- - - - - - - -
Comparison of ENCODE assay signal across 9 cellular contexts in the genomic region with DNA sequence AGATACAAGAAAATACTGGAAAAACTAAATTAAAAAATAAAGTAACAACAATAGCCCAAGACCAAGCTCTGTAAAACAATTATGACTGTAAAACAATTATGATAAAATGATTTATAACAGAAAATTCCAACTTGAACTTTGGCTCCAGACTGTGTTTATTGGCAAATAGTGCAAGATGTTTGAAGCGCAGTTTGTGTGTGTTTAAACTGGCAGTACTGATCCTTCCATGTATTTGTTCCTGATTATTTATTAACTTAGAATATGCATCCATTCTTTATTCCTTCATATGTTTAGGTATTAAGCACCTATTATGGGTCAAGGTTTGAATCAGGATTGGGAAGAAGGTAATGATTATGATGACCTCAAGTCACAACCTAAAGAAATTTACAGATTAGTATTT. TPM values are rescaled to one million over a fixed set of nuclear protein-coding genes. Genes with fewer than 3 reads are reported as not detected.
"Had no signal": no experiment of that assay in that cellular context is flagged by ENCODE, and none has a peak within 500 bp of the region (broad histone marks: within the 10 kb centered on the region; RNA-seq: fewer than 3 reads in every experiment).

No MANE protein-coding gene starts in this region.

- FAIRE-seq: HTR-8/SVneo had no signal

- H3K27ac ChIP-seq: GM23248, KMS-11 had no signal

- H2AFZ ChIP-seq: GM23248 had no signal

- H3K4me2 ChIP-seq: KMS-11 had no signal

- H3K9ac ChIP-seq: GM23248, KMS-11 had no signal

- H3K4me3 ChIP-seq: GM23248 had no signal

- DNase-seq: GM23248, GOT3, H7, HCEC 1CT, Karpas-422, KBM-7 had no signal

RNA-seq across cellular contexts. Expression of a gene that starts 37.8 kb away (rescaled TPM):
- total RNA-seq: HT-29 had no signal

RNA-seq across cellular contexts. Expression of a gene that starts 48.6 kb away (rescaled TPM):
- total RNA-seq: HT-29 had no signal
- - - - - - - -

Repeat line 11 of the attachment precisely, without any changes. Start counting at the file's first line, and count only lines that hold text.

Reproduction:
RNA-seq across cellular contexts. Expression of a gene that starts 37.8 kb away (rescaled TPM):